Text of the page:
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Estate Planning After Divorce

More than a few New Jersey residents who’ve been through a divorce say that the dissolution of their marriages turned their lives upside down. Whether or not a divorce completely topples a person’s life depends on the circumstances surrounding a particular case. With that said, a divorce does necessitate that changes be made to a once married person’s estate plan. There are a number of steps that likely need to be taken in regard to estate planning after divorce. These include:

  • Remake medical power of attorney
  • Remake living will or advanced directive
  • Write a new last will and testament
  • Amend existing trust agreement
  • Amend financial power of attorney
  • Change beneficiaries on life insurance
  • Change beneficiaries on retirement plan
Remake Medical Power of Attorney

Odds are strong that your now former spouse was your “agent” of decision maker in your medical power of attorney. In other words, pursuant to an existing power of attorney, if you become incapacitated your former spouse is the person dedicated to make medical and healthcare decisions for you.

In the aftermath of a divorce you likely do not want your former spouse in a position to make life and death medical decisions for you when you are unable to do so for yourself. Therefore, you need to remake a medical power of attorney or power of attorney for healthcare to reflect who you want to make healthcare-related decisions for you when you cannot do so yourself.

Remake Living Will or Advanced Directive

On a related note, you may have had a living will or advanced directive while you were married. This document indicates what types of extraordinary medical interventions you do or do not want to sustain your life. The instrument contains a person vested with authority to address issues in your living will if you are incapacitated and cannot do so on your own. As is the case with a medical power of attorney, this person likely is your ex-spouse.

You will want to review your living will and advanced directive after a divorce. You likely will want to remake this instrument as well to reflect your existing post-divorce situation.

Write a New Last Will and Testament

If you made a last will and testament while you were married, that instrument needs to be revisited as well. If you are like most people who make a will while married, a considerable amount of your estate (if not all of it) is dedicated to go to your spouse. Following a marriage dissolution case, you undoubtedly will want to make sure that your existing will listing your ex-spouse as a beneficiary no longer is effective and that you have a new one in place in a reasonable period of time.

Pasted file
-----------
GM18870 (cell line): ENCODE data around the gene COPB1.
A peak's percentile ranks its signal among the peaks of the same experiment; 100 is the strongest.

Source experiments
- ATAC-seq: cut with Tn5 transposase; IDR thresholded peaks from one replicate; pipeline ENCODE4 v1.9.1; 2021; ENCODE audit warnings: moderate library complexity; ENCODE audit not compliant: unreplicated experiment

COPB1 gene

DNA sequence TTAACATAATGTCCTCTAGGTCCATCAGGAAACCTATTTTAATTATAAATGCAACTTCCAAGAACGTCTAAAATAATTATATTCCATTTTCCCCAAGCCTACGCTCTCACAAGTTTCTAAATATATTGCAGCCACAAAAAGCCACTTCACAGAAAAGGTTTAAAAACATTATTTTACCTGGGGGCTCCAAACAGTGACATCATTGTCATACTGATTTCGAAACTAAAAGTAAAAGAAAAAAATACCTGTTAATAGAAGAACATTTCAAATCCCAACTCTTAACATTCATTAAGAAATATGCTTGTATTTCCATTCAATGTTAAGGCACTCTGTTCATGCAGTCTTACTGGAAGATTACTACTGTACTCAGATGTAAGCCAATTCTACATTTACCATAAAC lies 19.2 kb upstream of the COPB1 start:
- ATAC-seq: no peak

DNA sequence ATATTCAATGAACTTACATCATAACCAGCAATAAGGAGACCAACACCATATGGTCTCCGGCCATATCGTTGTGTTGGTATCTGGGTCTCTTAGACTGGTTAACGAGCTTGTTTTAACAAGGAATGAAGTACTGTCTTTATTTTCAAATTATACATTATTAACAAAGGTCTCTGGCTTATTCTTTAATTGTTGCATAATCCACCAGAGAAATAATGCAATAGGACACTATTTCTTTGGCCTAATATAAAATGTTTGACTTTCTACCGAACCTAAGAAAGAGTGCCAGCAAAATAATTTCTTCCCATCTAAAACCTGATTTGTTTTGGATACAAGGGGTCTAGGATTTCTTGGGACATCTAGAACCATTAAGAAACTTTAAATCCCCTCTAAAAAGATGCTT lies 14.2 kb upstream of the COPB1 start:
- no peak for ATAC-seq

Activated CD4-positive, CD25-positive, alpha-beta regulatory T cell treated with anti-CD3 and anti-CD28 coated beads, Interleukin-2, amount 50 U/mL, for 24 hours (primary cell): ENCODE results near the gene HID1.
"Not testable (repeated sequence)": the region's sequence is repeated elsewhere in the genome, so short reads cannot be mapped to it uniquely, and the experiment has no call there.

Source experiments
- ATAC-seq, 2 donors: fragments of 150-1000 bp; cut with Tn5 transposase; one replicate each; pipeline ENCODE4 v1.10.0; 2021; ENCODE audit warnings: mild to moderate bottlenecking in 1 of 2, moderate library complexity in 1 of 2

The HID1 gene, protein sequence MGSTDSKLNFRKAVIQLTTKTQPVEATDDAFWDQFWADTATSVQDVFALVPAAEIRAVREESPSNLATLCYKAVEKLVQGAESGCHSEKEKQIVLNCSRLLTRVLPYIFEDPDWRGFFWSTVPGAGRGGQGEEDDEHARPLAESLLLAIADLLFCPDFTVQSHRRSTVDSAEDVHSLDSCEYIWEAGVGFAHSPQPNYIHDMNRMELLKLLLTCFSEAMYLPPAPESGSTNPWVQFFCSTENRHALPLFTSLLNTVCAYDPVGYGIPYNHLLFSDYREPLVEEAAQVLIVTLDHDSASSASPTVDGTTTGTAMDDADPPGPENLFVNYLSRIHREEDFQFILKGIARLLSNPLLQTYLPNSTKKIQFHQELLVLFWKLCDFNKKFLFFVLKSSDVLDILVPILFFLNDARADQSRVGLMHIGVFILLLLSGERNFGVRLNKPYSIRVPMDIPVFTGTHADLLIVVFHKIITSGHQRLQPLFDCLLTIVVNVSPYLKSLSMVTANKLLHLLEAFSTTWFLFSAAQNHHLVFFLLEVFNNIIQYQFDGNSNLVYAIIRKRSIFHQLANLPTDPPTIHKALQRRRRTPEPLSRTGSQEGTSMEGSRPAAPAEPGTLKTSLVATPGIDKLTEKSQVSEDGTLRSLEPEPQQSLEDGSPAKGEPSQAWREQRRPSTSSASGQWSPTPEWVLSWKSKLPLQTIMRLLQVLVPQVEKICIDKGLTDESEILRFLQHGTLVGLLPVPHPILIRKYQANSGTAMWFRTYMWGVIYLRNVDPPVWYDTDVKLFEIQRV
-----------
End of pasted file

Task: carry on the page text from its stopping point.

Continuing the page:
Amend Exiting Trust Agreement

If you have an existing trust, the instrument creating the trust also may need to be changed as part of your estate planning after divorce project. For example, your spouse may have been named as a trustee. In the alternative, your wife may have been listed as the trustee of your trust. In the alternative, your wife may be a beneficiary. In either case, you undoubtedly do not want your ex-wife or ex-husband to remain associated with an existing trust you set up previously.

Amend Financial Power of Attorney

When undertaking estate planning after divorce, you will want to change any existing financial power of attorney if your former spouse is the agent-in-fact identified by you on the instrument. As is the case with a number of other items mentioned a moment ago, you likely do not want your spouse making financial decisions for you should you become incapable of doing so yourself.

Change Beneficiaries on Life Insurance

If you have a life insurance policy that names your wife as the beneficiary or as one of the beneficiaries, that is also something you very likely will want to alter. If your children are also beneficiaries, you likely will want to keep that provision in place.

Change Beneficiaries on Retirement Plan

Finally, if you have a retirement plan, this is yet another asset that you need to determine whether a change is necessary following a divorce. If your spouse is a retirement plan beneficiary, you will want to alter that designation unless the divorce decree includes a directive that this needs to be unaltered or changed in a specific way to protect your spouse’s interest in it as a marital asset.

A New Jersey divorce lawyer can assist in identifying what needs to be done regarding estate planning following a divorce. Moreover, an established divorce lawyer undoubtedly has colleagues to which you can be referred for technical assistance regarding developing a new estate plan following a divorce. Call the Law Offices of Peter Van Aulen at 201-845-7400 for a free consultation today.

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